The Red Deer Food Bank is entering a busy season with a number of fundraisers planned, and it couldn’t have come at a better time as cash donations to the organization are down 15% over the same time last year.
“This is the second year in a row that we are down 15 per cent. It is cause for a little concern. If it becomes three or four years in a row like this then it becomes a trend and we definitely don’t want to see that,” said Fred Scaife, executive director of the Red Deer Food Bank.
He added he is hopeful the various events around Red Deer in the next month will help boost donation numbers.
“We have three weeks left to really get our warehouse in shape and then starting at the end of the month we have a number of fundraisers that we hope will carry us through the Christmas season.”
Those fundraisers include the annual Stuff-A-Bus which runs Nov. 29 to Dec. 1 at Parkland Mall near the Safeway entrance. Also upcoming is the Christmas Bazaar at the Westerner on Dec. 1-2, the Holiday Train on Dec. 12 and the Tom Jackson concert at the Memorial Centre on Dec. 17. The RCMP also have a Charity Check Stop with some of the proceeds going towards the food bank during the Christmas season as well.
As for the need at the food bank, Scaife said it has remained the same for a number of years.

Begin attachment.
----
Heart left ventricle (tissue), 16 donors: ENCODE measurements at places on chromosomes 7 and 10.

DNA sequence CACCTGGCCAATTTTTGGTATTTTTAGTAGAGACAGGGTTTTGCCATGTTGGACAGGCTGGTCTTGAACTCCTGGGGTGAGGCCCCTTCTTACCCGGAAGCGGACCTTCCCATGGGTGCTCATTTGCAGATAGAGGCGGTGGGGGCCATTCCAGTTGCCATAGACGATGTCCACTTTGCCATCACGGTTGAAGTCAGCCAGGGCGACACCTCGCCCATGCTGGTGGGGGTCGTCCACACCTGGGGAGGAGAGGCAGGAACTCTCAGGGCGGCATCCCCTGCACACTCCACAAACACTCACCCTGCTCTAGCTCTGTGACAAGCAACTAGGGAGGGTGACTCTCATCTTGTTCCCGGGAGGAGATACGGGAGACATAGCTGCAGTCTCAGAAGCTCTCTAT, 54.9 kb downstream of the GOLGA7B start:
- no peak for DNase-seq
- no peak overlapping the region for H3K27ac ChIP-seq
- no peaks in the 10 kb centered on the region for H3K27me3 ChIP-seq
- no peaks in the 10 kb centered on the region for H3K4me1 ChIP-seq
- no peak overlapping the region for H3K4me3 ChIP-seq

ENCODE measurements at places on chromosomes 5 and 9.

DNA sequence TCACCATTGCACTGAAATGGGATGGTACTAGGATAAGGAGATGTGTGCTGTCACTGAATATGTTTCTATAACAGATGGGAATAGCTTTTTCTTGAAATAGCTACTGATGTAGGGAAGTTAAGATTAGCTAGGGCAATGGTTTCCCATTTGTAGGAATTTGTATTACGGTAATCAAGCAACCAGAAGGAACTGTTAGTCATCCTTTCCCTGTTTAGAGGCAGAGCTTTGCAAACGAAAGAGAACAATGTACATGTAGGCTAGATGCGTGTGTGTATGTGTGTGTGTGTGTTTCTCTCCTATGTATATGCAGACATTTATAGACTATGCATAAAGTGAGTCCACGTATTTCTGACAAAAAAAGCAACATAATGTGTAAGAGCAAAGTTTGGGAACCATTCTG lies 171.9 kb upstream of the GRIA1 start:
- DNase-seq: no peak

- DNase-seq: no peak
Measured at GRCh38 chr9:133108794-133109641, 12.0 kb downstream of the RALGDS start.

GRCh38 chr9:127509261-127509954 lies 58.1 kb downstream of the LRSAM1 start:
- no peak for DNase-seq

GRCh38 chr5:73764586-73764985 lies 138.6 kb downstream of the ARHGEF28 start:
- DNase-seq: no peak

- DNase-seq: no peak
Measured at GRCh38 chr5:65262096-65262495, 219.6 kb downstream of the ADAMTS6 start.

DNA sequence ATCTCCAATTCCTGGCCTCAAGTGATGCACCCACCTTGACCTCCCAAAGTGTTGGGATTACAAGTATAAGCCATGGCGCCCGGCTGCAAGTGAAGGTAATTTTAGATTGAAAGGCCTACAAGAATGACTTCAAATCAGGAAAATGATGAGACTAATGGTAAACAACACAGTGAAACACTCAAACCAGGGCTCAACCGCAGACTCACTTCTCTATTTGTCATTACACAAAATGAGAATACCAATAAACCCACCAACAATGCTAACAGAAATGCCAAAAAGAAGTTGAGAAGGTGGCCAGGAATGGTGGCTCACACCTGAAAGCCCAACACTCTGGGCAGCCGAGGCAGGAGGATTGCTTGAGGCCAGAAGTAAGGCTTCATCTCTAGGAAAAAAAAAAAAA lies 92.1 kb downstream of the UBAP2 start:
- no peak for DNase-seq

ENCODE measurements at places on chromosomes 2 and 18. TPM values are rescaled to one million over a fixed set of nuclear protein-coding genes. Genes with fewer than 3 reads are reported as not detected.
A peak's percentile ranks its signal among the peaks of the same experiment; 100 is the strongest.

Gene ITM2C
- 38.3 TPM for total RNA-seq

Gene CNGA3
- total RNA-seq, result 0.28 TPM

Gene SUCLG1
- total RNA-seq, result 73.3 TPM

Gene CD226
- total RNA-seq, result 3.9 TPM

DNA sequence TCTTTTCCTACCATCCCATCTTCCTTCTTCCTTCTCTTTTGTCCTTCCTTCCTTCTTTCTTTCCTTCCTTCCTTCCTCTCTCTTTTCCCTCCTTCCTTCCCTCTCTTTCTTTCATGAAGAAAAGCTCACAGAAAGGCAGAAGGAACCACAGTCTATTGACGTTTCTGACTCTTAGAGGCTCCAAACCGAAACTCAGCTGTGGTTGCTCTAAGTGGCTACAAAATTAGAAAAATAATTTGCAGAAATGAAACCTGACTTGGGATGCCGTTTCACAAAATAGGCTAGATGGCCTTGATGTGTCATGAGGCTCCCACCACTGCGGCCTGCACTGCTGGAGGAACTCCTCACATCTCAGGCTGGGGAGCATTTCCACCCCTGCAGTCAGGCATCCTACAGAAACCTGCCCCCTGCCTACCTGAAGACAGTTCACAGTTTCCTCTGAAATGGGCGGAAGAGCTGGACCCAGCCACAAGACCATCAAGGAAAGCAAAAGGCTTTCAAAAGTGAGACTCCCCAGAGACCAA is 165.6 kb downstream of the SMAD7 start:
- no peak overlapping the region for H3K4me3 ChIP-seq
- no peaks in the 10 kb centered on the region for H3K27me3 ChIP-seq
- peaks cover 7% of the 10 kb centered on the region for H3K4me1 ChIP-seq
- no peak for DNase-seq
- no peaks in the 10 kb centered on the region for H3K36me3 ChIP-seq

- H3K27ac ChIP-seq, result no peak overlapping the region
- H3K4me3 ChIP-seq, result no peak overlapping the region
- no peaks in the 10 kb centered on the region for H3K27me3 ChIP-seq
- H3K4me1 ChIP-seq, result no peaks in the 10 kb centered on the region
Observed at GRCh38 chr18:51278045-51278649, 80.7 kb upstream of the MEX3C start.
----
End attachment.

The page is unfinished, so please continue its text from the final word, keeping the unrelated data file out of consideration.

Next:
“We’ve been on par since the recession. However, the need is still 50 per cent above 2005 and 2006. Since then we’ve had to increase our warehouse size to meet the demand,” he said, adding last month’s numbers were down slightly compared to the same time last year. “We really are insulated though in Central Alberta. We have many people who have succeeded here who may have not elsewhere. We all know of someone who poverty has affected, and some of us have been directly touched by poverty.”
Scaife said he is confident Central Albertans will come together in the next six weeks to help those less fortunate and to make sure the demands are met at the food bank.
“This is my 16th Christmas at the food bank and I never get used to the generosity from Central Albertans. It is so overwhelming and it comes from all sectors. It really astounds me every single year and it makes me break down into tears.”